When three million gallons of crude oil poured into the Santa Barbara Channel following the blowout of Union Oil’s Platform A in 1969, it represented the largest oil spill in U.S. waters. The impact on marine life and on the ocean was catastrophic.
But from that devastation sprung an academic initiative at UC Santa Barbara that helped launch the environmental movement as we know it.
That initiative was the campus’s environmental studies program, and to help celebrate its 50th anniversary, UCSB Arts & Lectures is presenting Forces of Nature: Activism, Education, Research & Solutions.
The series of talks and conversations features notable environmental leaders and thinkers who are exploring the many aspects of what it means to care for the planet and to understand our place in it. Several film screenings also are part of the series.
“We are pleased to partner with Arts & Lectures on this exciting lecture and film series,” said Carla D’Antonio, environmental studies professor and ecologist. “During this 50th year of the Environmental Studies Program, we want not only to honor the work our 7,000-plus alumni are doing to improve the health of the planet, but also to empower our current students.
“We want to show them pathways to take this interdisciplinary education we are giving them and go out into the world and make a difference in whatever way makes sense to them.”
In the half-century since the start of the environmental movement and the environmental studies discipline, it has become clear that taking care of the Earth can take many forms.
With this understanding, Arts & Lectures has brought together a diverse array of speakers with stellar credentials, including a climate scientist, a marine ecologist, an entrepreneur, an environmental justice advocate, journalists, authors and an environmental hero.
“The range of speakers really does reflect the multidisciplinary nature of Environmental Studies here at UCSB,” said Roman Baratiak, Arts & Lectures associate director. “It was a founding principle of E.S. 50 years ago and continues to be the strength of the program today.
“By collaborating with campus departments like E.S. and the Bren School of Environmental Science & Management as well as a host of community environmental organizations, we have been able to greatly increase the impact and relevance of the Forces of Nature series.”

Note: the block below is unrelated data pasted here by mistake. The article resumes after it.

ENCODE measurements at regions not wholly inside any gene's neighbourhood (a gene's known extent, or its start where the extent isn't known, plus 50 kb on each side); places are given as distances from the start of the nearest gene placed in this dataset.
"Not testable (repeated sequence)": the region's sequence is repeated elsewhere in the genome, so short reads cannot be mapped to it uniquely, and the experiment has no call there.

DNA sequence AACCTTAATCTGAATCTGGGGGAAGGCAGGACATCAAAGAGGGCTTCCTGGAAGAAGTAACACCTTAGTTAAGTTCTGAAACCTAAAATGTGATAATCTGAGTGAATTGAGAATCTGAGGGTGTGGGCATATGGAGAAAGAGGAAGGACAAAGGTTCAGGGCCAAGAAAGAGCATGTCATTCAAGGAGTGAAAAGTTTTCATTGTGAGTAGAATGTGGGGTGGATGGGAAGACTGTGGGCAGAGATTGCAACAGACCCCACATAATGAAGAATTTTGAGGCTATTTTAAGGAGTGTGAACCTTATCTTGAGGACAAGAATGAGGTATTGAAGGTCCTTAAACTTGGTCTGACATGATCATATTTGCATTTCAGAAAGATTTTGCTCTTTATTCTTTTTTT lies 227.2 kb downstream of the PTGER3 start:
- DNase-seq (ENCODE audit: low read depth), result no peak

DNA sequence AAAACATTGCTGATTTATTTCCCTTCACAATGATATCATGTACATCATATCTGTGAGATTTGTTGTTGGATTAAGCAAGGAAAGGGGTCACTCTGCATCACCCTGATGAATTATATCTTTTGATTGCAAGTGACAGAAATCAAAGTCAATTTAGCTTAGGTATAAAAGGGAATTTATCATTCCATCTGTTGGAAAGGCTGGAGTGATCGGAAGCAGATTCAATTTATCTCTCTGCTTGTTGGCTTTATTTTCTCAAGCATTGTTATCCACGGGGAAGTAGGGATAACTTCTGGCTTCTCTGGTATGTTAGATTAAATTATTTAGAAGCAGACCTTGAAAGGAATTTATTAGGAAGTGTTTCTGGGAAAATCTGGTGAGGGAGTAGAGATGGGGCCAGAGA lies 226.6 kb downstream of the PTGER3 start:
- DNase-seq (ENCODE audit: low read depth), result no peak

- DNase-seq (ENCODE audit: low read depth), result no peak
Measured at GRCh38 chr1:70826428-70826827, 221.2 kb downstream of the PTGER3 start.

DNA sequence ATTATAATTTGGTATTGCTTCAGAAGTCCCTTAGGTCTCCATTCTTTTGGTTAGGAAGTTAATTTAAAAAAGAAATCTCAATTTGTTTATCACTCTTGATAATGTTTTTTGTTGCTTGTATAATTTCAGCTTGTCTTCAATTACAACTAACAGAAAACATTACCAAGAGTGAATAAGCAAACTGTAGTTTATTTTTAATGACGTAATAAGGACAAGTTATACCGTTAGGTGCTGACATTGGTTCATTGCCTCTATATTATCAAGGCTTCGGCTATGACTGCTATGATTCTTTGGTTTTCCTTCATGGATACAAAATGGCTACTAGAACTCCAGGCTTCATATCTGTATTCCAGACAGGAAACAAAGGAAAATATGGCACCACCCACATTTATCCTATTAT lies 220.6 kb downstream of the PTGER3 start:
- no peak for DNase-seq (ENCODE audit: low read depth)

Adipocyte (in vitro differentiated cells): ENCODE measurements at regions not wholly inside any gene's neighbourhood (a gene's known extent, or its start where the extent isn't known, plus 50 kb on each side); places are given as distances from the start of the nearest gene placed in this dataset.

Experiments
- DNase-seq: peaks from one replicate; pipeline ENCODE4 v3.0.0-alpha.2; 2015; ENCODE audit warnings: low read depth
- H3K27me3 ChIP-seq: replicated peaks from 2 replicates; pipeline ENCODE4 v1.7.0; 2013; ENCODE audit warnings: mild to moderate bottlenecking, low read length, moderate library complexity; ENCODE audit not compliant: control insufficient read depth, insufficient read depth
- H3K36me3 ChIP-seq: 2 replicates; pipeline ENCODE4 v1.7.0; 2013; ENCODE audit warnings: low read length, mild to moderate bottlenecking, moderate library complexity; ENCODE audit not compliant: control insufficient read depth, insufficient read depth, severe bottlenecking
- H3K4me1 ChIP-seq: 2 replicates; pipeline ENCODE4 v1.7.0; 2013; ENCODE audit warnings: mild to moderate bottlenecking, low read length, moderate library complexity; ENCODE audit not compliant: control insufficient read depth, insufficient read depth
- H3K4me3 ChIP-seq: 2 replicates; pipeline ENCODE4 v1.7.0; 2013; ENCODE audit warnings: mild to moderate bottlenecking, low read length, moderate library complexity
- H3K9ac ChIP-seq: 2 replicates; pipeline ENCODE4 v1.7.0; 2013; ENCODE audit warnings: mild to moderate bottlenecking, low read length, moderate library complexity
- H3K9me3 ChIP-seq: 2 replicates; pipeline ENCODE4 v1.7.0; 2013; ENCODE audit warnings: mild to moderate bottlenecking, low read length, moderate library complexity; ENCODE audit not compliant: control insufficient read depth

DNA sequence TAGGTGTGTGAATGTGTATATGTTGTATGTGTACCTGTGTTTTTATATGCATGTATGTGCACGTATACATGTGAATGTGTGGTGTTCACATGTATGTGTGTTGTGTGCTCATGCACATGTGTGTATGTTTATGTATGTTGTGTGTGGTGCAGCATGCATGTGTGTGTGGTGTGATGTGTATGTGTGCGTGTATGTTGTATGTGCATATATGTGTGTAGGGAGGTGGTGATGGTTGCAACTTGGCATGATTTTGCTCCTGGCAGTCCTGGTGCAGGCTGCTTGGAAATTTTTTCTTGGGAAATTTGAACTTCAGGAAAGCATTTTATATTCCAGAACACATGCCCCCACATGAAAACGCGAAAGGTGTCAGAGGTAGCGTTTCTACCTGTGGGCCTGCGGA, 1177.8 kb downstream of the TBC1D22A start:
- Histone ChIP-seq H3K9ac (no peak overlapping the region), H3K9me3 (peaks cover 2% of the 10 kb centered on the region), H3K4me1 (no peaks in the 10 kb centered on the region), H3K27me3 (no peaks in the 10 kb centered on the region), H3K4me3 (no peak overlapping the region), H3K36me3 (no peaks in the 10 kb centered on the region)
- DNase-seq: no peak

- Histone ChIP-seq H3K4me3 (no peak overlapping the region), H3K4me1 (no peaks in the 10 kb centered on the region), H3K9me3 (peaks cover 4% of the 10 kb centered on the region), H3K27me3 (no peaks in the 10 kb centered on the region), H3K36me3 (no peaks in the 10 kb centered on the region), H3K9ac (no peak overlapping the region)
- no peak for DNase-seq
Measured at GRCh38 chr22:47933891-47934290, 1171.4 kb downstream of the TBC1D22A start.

On Saturday, Feb. 29, Bill McKibben, journalist and founder of the first planet-wide grassroots climate change movement 350.org, takes the stage in Campbell Hall to discuss the global reforms needed to mitigate the effects of climate change.
Journalist David Wallace-Wells will follow Thursday, Mar. 5. Wells’ best-selling book “The Uninhabitable Earth: Life After Warming,” explores the human side of climate change — how the trend will likely shape politics, culture and even our emotional lives. His talk will take place at the New Vic Theater.
Tuesday, March 31, beloved anthropologist, primatologist and environmental hero Jane Goodall, founder of the the Jane Goodall Institute and a United Nations Messenger of Peace, will inspire her audience from the stage of the Arlington Theater.
She will discuss her revolutionary work with chimpanzees in Tanzania and explore what it means to take action on behalf of all living things and the planet we share.
Indigenous Environmental Network leader Kandi White will discuss the fight against climate change impacts and environmental injustice from the point of view of indigenous communities across North America Monday, April 13, at Campbell Hall.
To celebrate the 50th anniversary of Earth Day, marine biologist and MacArthur Genius Jane Lubchenco will give her talk, “From a Rude Awakening to a Bold New Vision: The Path from a Disastrous Oil Spill to a Sustainable Future,” in Campbell Hall on Wednesday, April 22.
Yvon Chouinard, outdoorsman and founder of Patagonia follows on Sunday, April 26, with a moderated discussion on efforts to protect public land from entrenched industries and regressive politics at the Granada Theater.
On April 29, journalist Naomi Klein, author of “On Fire: The (Burning) Case for a Green New Deal” will speak at the Granada Theatre, advocating for a new approach to addressing climate change and economic inequality.
The lecture series concludes with a talk by Pulitzer Prize finalist Elizabeth Rush, author of “Rising: Dispatches from the New American Shore.” An exploration of how humans adapt to forces seemingly out of their control, the book also is the UCSB Reads selection for 2020.
The Department of Environmental Studies is not the only program on campus to celebrate a major milestone this year. The Marine Science Institute and Coal Oil Point Reserve are also celebrating a half-century of research, and the National Center for Ecological Analysis and Synthesis turns 25.
“It is especially important to empower our young people because their future is at stake and it is easy to feel discouraged,” D’Antonio said. “This series of accomplished speakers will help to inspire us all to find solutions and keep fighting the good fight.”
For more information about the lecture series and the concurrent film offerings, including times and ticket information, visit UCSB Arts & Lectures.